Healthy & Fitness Article
Early predictions underestimated how long patients with COVID-19 would need to stay in hospitals and how many would require intensive care, according to a study looking at California and Washington state.
A principal goal of physical distancing and lockdown measures during the COVID-19 pandemic is to prevent healthcare services from becoming overwhelmed.
In the United States, policymakers had to rely almost entirely on data from China, where the pandemic started, to inform their early estimates of how it would impact hospitals.
A study by researchers at the University of California (UC) Berkeley and Kaiser Permanente now suggests that this led to significant underestimates of the average time patients would stay in hospitals, how many would need treatment in an intensive care unit (ICU), and the case fatality risk.
“The hospital resources needed to meet the needs of severely ill patients are substantial,” says Joseph Lewnard, an assistant professor of epidemiology at UC Berkeley and lead author of the paper. “We found that observations from China may not provide a sufficient basis for anticipating the U.S. health care demand.”
The researchers tracked 1,328 confirmed cases of COVID-19 in hospitals run by Kaiser Permanente in Washington state and California up to April 9, 2020.
They monitored their length of stay, admission to ICU, and mortality rate.
Modeling estimates using data from hospitals in China usually assume that about 30% of hospitalized patients will require ICU care.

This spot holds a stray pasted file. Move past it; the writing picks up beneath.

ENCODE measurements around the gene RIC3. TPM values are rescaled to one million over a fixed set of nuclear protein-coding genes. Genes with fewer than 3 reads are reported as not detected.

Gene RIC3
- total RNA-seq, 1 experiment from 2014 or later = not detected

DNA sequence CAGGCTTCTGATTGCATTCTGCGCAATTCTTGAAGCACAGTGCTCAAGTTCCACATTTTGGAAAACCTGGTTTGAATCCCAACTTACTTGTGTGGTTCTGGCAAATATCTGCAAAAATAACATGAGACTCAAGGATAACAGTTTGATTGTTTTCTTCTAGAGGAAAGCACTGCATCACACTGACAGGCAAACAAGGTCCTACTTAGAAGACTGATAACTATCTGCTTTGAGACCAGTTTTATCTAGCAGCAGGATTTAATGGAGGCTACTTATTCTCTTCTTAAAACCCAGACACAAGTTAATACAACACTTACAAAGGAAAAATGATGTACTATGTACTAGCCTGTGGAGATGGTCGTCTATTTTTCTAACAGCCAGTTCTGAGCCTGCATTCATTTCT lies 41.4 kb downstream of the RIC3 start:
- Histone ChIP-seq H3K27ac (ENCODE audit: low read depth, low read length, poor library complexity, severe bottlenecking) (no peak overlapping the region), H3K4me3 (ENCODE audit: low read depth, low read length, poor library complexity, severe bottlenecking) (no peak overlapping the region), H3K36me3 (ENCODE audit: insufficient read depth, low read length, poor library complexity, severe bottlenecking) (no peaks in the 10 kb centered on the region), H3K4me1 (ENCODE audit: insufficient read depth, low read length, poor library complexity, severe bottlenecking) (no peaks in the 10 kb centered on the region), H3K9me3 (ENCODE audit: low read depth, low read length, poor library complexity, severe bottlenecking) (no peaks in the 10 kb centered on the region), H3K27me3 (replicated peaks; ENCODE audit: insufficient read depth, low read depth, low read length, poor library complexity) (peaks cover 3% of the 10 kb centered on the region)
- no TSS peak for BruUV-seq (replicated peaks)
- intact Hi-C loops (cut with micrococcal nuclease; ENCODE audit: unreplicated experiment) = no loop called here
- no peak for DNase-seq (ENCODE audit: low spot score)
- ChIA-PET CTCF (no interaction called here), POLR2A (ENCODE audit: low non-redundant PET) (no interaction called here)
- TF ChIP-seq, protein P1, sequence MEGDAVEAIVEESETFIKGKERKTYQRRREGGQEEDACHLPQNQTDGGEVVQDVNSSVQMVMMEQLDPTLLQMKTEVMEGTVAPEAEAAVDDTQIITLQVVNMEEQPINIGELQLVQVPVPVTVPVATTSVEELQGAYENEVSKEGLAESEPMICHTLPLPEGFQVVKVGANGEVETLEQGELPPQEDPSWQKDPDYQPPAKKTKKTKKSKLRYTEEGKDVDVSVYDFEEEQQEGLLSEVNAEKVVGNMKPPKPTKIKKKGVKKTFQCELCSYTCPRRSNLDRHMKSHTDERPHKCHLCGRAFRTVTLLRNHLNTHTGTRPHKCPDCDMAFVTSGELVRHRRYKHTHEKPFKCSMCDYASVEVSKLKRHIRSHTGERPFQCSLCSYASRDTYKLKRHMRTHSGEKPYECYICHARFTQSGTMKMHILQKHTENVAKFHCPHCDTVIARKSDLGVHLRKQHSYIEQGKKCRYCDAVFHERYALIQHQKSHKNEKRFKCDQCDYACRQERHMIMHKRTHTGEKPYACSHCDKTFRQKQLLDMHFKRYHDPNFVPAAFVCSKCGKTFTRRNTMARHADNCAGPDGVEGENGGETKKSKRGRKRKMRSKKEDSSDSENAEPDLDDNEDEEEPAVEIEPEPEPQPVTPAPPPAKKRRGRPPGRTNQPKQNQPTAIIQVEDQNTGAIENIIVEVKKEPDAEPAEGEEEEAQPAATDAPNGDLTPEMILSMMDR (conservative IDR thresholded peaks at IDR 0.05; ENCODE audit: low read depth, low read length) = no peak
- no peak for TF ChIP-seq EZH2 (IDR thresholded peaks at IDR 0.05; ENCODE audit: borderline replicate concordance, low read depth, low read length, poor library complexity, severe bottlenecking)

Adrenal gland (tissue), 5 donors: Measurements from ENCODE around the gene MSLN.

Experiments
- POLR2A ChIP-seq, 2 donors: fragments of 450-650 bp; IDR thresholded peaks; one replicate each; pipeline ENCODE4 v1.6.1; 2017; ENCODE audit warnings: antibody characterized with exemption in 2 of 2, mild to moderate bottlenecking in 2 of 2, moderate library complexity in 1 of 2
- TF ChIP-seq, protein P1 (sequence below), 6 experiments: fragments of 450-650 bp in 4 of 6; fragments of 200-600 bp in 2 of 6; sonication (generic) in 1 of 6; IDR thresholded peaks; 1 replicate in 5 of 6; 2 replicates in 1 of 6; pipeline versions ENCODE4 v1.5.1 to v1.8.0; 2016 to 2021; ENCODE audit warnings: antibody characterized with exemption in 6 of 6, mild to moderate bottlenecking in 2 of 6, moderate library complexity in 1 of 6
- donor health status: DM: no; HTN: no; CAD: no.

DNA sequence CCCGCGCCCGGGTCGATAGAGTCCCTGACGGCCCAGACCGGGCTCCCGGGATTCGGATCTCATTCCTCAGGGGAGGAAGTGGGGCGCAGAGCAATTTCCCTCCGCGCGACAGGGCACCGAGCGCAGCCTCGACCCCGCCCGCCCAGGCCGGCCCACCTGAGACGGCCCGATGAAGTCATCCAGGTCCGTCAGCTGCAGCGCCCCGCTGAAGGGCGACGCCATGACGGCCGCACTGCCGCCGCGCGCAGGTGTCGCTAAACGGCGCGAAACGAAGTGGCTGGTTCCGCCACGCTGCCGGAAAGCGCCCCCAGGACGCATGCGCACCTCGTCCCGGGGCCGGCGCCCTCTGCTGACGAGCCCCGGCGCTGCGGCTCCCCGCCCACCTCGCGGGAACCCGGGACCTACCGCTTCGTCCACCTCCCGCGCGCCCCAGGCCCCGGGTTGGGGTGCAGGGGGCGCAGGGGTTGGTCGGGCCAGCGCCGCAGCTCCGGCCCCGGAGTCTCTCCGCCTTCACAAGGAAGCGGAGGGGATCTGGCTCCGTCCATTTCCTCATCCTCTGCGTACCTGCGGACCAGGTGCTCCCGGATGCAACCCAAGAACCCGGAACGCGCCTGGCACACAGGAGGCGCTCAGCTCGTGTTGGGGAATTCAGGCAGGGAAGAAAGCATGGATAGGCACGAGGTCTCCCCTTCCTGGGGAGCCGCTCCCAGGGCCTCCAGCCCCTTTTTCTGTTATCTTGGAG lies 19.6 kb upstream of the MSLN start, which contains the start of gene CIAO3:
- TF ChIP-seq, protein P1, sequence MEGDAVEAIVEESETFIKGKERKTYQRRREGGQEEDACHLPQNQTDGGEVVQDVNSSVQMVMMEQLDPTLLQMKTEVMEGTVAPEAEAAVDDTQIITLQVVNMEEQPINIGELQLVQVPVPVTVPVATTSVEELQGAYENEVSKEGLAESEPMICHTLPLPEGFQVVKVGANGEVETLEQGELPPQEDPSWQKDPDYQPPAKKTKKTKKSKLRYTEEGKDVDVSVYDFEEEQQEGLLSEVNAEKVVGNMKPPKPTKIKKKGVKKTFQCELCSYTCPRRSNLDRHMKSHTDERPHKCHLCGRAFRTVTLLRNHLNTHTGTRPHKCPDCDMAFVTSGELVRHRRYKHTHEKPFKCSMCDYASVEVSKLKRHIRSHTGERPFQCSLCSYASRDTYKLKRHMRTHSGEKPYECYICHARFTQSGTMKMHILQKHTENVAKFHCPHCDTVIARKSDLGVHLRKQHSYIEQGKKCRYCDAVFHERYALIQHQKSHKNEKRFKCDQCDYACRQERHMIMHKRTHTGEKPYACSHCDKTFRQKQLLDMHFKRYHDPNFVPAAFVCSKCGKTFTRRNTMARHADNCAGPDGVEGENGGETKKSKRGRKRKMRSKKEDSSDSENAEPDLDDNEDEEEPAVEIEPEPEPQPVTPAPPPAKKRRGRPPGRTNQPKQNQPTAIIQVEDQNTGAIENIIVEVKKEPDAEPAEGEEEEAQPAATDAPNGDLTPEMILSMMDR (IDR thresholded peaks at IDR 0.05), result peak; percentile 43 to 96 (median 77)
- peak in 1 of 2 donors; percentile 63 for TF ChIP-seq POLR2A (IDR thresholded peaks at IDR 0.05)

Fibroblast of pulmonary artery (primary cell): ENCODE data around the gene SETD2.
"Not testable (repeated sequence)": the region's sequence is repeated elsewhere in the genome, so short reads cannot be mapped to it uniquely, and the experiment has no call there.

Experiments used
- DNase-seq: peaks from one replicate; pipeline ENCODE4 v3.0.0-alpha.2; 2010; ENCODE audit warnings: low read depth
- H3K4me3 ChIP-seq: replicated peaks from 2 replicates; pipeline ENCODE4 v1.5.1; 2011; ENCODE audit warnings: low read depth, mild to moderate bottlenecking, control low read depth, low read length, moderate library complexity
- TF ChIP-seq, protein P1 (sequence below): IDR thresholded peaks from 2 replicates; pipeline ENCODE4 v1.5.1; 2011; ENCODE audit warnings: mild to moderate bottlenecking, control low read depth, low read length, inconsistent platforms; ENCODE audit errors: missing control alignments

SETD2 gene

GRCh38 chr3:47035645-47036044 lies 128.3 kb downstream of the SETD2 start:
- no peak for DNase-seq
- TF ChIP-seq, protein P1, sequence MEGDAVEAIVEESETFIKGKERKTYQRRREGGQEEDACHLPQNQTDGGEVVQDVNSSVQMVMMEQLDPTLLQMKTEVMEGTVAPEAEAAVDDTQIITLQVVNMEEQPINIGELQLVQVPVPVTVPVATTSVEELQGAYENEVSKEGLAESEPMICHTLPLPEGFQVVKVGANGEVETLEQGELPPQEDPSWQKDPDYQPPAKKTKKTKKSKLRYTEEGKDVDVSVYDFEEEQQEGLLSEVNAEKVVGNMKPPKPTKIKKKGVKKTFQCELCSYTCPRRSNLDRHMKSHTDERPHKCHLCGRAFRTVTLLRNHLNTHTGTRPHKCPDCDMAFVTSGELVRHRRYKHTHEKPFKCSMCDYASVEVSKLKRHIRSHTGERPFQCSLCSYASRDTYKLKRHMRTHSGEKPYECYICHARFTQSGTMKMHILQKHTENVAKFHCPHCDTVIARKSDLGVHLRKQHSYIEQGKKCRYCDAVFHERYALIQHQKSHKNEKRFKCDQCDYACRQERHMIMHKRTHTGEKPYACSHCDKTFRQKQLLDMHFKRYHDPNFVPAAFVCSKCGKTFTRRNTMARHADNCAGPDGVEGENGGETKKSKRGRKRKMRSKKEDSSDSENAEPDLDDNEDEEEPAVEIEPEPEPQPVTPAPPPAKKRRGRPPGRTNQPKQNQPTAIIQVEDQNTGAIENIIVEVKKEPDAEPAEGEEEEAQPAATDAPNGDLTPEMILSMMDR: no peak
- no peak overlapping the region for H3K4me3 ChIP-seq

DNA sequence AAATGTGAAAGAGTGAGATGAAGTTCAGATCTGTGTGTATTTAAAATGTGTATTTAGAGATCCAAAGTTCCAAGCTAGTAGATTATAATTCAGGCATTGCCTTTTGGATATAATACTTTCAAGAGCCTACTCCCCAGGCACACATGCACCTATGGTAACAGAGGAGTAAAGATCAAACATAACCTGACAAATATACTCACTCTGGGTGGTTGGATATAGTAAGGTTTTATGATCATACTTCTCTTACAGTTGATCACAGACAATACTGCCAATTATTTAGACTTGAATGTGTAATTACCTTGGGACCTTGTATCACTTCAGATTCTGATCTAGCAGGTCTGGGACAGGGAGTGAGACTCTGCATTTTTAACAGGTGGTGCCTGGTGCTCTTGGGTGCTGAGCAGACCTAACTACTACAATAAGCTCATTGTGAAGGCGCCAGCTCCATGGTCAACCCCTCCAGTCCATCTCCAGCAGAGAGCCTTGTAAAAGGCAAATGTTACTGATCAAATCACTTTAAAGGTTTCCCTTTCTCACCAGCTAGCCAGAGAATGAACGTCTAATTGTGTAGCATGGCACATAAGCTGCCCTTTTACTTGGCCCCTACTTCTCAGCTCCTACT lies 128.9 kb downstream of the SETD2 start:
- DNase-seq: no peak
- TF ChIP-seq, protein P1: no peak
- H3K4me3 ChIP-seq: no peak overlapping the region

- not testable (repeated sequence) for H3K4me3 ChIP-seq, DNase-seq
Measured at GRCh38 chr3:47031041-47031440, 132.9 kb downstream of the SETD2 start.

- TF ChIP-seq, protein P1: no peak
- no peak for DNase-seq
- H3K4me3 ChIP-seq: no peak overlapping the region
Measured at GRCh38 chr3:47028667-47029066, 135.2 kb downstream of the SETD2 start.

Of the patients in the U.S. hospitals, however, the probability of ICU admissions was 40.7%, and the probability of death was 18.9% for those with COVID-19 who doctors had admitted by April 9, 2020.
Similarly, in China, the average length of hospital stay among those who died was 7.5 days, whereas, in the U.S., the average stay was 11 days for survivors and 15 days for nonsurvivors.
A widely used modeling study from Imperial College London in the United Kingdom assumes an average hospital stay of 8 days. But the new study found that in the U.S., 25% of patients were in the hospital for 16 days or more.
The mortality rate among all patients in the analysis with completed hospital stays was 18%, with an increased risk of dying for males and older people.
The scientists report their findings in the BMJ.
While the reasons for the differences between the burden on hospitals in China and the U.S. remain unclear, the authors caution against reliance on models that researchers have based on the experience of other countries.
“The spread of COVID-19 and its impact on local healthcare systems show differences across the world,” says Vincent Liu, a research scientist at Kaiser Permanente in Oakland Northern California and an author of the paper.
“Healthcare systems differ, and their capabilities and structure have an effect on the local response and the impact of the surge. So, it’s really important to understand how our own data agree with or, in
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